“One of the things that are needed now, one of the main things, the center of my talk to you is the taking of power.” C.L.R James
Seven months after the heinous and brutal murder/assassination of Marxist historian and activist, Professor Walter Rodney, a lecture was organised by friends and colleagues in his memory at the University of California.
Rodney lost his life under tragic circumstances after he had been tricked into handling a device, which exploded and killed him instantly. Up to this day political activists in his native Guyana are convinced that his murder was plotted and executed by a military officer who was connected to the Burnham regime.
As discussed in the earlier post, Walter Rodney through his book, “How Europe underdeveloped Africa”, holds Europe directly responsible for the current state of Africa and the negative narrative it has spawned.
In his address during the memorial, Author and Historian, C.L.R James, discusses Rodney’s background, political activism and his work in relation to the revolutionary seizure of power, his failures and the best approach to taking power.
“He (Rodney) was able to look upon the revolutionary ideas, perspectives and analysis of the Caribbean as something natural, normal, fixed, written and beyond dispute. This is what sent him along the path he followed to Africa.”
While admitting that seizing political power was the ultimate objective of his Caribbean compatriots, he noted that there were fundamental errors in the approach adopted by Rodney towards the achievement of this objective.
“What did Rodney not know?” Rodney had not studied the taking of power. The taking of power has to become the common discussion among the Caribbean people and intellectuals so that all will know it; so that, as young people grow up and develop and begin to look at history, they begin to see not only what has been done, what we have achieved and what we have to do.”
Unfortunately for Rodney, because he had not been educated about how to seize power, he adopted an approach that had not been tested, hence his failure.
But C.L.R James is not the only person who has been damning about the failure of young revolutionary torchbearers of the 20th Century to wrestle power from the oppressive and stultifying clutches of imperialism
This is what Pankaj Mishra of the New Yorker, wrote about Franz Fanon in his review of “The Wretched of the Earth”.
“Sixty years after its publication, The Wretched of the Earth, reads increasingly like a dying Black man’s admission of a genuine impossibility of moving beyond the world made by White men.”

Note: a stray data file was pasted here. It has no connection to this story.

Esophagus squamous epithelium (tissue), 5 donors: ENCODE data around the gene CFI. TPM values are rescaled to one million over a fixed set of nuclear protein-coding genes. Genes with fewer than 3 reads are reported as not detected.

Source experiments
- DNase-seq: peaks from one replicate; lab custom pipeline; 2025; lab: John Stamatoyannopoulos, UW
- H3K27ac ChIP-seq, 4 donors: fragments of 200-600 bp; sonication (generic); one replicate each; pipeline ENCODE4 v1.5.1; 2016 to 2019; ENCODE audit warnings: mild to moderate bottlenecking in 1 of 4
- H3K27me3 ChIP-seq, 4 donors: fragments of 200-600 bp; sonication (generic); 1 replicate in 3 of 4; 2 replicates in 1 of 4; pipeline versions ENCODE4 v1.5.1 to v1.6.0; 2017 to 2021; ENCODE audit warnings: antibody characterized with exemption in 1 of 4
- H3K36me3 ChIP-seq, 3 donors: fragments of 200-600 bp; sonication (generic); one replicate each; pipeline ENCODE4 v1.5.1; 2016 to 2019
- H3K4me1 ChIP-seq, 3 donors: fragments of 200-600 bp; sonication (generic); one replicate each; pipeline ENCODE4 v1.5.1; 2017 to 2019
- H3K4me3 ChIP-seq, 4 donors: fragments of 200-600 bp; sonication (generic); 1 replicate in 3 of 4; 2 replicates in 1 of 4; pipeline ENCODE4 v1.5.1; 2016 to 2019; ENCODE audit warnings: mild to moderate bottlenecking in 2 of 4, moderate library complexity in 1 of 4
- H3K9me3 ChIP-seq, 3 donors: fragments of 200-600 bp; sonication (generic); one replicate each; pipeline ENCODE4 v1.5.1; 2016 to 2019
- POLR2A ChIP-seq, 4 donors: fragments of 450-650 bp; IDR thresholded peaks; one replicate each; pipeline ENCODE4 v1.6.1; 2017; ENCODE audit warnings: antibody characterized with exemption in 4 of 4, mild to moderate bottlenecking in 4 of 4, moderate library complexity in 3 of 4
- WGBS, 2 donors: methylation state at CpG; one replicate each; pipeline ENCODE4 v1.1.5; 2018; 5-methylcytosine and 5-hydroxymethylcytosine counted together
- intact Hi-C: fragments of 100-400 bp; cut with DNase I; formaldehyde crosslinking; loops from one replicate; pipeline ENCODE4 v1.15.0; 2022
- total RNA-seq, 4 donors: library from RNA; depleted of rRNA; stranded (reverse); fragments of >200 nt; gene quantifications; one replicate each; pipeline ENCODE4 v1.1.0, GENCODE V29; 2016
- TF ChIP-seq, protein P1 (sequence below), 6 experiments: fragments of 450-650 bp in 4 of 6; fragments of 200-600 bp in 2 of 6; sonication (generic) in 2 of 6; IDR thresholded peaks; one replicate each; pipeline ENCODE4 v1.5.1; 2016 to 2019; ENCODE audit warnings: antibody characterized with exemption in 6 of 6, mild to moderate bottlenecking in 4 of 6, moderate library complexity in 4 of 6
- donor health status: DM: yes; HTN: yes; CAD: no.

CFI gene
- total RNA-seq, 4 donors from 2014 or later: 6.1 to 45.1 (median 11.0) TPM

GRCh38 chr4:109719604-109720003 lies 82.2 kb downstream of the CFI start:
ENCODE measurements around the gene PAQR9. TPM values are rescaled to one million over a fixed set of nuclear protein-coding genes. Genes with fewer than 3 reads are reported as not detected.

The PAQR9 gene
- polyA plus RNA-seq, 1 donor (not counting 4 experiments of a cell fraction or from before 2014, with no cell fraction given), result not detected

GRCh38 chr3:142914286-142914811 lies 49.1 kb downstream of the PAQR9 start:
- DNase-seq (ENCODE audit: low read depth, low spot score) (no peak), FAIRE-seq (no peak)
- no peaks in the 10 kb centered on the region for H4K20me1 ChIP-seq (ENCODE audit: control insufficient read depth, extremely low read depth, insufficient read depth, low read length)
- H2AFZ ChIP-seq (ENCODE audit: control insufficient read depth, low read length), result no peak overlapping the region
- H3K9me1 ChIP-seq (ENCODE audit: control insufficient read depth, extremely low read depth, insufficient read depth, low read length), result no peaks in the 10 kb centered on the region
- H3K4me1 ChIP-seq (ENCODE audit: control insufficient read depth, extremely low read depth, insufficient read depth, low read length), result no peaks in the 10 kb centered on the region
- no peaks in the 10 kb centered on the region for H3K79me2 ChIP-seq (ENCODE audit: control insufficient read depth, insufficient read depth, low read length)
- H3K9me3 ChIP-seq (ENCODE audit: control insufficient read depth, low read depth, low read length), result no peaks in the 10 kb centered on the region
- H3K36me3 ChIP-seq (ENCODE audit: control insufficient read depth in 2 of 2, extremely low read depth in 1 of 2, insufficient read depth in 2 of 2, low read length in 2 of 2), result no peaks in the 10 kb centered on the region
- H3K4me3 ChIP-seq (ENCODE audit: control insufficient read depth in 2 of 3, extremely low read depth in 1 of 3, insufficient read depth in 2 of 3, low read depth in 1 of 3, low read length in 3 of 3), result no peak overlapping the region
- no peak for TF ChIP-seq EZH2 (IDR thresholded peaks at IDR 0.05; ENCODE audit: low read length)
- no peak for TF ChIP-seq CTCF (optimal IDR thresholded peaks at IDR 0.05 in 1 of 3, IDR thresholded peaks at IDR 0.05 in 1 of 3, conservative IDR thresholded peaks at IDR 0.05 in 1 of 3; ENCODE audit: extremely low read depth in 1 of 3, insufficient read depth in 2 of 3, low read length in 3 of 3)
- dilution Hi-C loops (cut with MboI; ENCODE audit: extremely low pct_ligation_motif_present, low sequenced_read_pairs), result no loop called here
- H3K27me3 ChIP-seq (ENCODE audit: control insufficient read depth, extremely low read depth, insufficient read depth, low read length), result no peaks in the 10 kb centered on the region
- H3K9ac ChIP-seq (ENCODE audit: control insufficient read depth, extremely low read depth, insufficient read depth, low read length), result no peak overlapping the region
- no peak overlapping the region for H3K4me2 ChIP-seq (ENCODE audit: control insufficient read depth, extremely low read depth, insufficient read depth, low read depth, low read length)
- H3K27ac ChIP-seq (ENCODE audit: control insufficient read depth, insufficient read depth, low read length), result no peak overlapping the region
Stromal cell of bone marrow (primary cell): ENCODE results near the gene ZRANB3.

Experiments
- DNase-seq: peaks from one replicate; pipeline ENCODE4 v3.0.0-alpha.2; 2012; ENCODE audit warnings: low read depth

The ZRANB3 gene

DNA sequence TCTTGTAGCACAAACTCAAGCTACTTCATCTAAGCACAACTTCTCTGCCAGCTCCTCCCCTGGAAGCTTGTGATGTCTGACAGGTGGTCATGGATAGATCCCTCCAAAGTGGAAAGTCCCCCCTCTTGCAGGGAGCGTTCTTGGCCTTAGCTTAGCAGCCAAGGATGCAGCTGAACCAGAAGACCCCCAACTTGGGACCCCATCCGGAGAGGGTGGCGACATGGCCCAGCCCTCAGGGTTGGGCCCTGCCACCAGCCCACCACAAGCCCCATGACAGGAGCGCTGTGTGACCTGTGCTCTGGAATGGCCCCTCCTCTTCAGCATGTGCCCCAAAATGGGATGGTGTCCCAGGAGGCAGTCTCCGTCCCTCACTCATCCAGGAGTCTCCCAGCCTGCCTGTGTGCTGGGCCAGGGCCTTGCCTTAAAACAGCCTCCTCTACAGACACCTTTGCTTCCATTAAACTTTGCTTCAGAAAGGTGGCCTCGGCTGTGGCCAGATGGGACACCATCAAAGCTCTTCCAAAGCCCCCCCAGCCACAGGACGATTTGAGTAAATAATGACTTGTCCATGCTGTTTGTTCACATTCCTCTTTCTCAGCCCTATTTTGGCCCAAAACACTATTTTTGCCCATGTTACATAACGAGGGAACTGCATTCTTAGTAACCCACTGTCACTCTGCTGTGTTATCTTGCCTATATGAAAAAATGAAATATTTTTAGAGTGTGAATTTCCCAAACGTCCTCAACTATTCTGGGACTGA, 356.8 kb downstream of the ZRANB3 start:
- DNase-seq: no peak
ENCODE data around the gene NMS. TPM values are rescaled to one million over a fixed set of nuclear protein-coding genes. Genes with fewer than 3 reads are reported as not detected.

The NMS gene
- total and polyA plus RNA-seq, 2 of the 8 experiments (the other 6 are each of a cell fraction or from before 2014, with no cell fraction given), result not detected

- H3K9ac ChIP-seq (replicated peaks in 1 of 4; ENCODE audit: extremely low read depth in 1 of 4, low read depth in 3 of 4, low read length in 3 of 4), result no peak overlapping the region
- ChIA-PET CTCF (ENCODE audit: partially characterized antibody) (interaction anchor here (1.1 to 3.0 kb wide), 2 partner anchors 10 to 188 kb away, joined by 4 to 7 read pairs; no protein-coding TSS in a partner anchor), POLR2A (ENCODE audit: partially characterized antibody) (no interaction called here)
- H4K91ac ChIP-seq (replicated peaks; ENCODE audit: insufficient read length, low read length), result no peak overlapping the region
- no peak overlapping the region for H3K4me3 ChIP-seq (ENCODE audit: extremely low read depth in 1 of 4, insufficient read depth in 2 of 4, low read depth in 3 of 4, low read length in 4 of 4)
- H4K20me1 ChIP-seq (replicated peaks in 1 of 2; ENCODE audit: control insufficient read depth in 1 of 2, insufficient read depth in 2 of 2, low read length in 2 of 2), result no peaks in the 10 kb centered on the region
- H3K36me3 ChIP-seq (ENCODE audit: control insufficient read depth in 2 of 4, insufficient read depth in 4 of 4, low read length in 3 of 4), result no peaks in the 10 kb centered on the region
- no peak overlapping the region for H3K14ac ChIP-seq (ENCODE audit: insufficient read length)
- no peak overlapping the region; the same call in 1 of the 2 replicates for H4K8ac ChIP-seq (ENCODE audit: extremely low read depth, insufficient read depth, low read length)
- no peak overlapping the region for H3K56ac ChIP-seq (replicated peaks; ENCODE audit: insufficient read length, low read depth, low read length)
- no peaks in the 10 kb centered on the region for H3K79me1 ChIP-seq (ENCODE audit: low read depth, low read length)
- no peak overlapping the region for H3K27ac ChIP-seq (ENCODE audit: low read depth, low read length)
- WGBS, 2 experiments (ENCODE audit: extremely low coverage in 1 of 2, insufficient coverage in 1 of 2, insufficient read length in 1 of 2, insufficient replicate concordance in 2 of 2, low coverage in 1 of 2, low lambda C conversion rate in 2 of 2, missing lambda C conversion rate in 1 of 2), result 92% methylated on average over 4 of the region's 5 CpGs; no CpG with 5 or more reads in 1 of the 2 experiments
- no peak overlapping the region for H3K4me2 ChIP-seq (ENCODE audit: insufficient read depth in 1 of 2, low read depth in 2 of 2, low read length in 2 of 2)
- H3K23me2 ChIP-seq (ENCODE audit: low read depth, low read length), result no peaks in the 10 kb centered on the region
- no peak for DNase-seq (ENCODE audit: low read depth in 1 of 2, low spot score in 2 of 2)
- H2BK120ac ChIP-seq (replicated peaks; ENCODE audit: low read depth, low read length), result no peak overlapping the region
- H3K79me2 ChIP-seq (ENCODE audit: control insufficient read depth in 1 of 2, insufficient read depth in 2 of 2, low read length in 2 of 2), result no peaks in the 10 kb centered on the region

Against this depressing and disconcerting background what should be the new approach of the current generation towards dismantling the established structures of Africa’s underdevelopment in order to change the negative narrative about our beloved continent?
Why haven’t we been able to wrestle power from our oppressors after decades of resistance? It isn’t for lack of trying and so why has our condition as Africans gotten worse while Europe has prospered and continues to prosper at our expense?
Is it the case that like Rodney the current generation of political activists in Africa are merely familiar with ideas but unfamiliar with the rigour of revolutionary organisation?
Ghana’s first President, Kwame Nkrumah demonstrated how practical it was to mix ideas and revolutionary organisation in order to seize power by launching a series of nonviolent actions to put pressure on the colonial government to respond to the clamour for self-government in the Gold Coast.
In a far seeing political move Nkrumah abandoned the elites who did not agree with his radical and revolutionary ideas to “overthrow” the status quo (who brought him from the United States to join the independence struggle in the Gold Coast) to pitch camp with the masses to achieve the objective of ending colonial rule in the Gold Coast.
Seven years after launching these series of nonviolent actions in the Gold Coast, in 1950, Ghana became the first country in sub-saharan Africa to gain political independence from colonial imposed rule.
So here is an example of a leader who is skilled in the art of pitting the masses against the colonial government of the time and leveraging on same to seize power.
Nkrumah was so successful in stoking the fire of nationalism so well that it grew into a full blown inferno across Africa as nationalist movements sprung into action to demand the end of centuries of military conquest, political domination and economic exploitation by Europeans.
Unlike Rodney, Nkrumah organised right. He succeeded where others failed by being able to weaponize the power of the masses through effective organisation to confront the power of the colonial government, which ultimately led to the fall of the latter.
Nkrumah also succeeded in galvanizing support for the demonstrations because he was able to convince the masses that they were in direct mortal combat with the colonial government. This is where Rodney failed, according to C.L.R James.
Seizing power is an art that must be studied and not taken lightly. To succeed at this noble task like Nkrumah we must strive to mix revolutionary ideas with revolutionary organisation. This is the challenge this generation of Africans must be willing to surmount in order to change the narrative.